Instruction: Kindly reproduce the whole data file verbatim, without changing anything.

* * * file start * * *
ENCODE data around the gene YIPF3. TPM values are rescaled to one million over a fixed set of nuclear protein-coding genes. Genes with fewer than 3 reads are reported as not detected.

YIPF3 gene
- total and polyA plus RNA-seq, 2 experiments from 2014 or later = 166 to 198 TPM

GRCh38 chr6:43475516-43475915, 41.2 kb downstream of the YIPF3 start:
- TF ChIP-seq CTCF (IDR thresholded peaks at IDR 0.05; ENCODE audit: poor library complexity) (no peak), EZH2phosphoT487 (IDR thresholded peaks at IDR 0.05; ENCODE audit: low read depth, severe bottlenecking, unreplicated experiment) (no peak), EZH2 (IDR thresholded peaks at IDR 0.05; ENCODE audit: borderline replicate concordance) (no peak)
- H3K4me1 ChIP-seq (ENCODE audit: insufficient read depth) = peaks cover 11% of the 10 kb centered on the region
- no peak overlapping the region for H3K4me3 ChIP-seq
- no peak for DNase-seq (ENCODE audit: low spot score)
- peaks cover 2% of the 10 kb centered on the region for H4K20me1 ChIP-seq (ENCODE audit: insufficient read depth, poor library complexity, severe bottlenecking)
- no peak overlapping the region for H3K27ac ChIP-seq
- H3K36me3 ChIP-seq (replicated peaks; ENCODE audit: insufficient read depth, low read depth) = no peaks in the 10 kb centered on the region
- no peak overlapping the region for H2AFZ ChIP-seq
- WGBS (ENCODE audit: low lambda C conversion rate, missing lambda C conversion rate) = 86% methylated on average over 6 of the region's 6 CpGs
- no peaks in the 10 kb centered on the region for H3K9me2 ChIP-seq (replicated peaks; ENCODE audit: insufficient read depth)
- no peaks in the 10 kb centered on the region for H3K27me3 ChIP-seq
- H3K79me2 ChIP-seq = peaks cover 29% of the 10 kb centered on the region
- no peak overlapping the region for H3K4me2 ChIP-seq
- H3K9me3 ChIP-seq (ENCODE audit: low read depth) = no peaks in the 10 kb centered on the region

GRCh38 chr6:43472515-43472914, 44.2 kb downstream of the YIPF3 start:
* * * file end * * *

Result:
ENCODE data around the gene YIPF3. TPM values are rescaled to one million over a fixed set of nuclear protein-coding genes. Genes with fewer than 3 reads are reported as not detected.

YIPF3 gene
- total and polyA plus RNA-seq, 2 experiments from 2014 or later = 166 to 198 TPM

GRCh38 chr6:43475516-43475915, 41.2 kb downstream of the YIPF3 start:
- TF ChIP-seq CTCF (IDR thresholded peaks at IDR 0.05; ENCODE audit: poor library complexity) (no peak), EZH2phosphoT487 (IDR thresholded peaks at IDR 0.05; ENCODE audit: low read depth, severe bottlenecking, unreplicated experiment) (no peak), EZH2 (IDR thresholded peaks at IDR 0.05; ENCODE audit: borderline replicate concordance) (no peak)
- H3K4me1 ChIP-seq (ENCODE audit: insufficient read depth) = peaks cover 11% of the 10 kb centered on the region
- no peak overlapping the region for H3K4me3 ChIP-seq
- no peak for DNase-seq (ENCODE audit: low spot score)
- peaks cover 2% of the 10 kb centered on the region for H4K20me1 ChIP-seq (ENCODE audit: insufficient read depth, poor library complexity, severe bottlenecking)
- no peak overlapping the region for H3K27ac ChIP-seq
- H3K36me3 ChIP-seq (replicated peaks; ENCODE audit: insufficient read depth, low read depth) = no peaks in the 10 kb centered on the region
- no peak overlapping the region for H2AFZ ChIP-seq
- WGBS (ENCODE audit: low lambda C conversion rate, missing lambda C conversion rate) = 86% methylated on average over 6 of the region's 6 CpGs
- no peaks in the 10 kb centered on the region for H3K9me2 ChIP-seq (replicated peaks; ENCODE audit: insufficient read depth)
- no peaks in the 10 kb centered on the region for H3K27me3 ChIP-seq
- H3K79me2 ChIP-seq = peaks cover 29% of the 10 kb centered on the region
- no peak overlapping the region for H3K4me2 ChIP-seq
- H3K9me3 ChIP-seq (ENCODE audit: low read depth) = no peaks in the 10 kb centered on the region

GRCh38 chr6:43472515-43472914, 44.2 kb downstream of the YIPF3 start: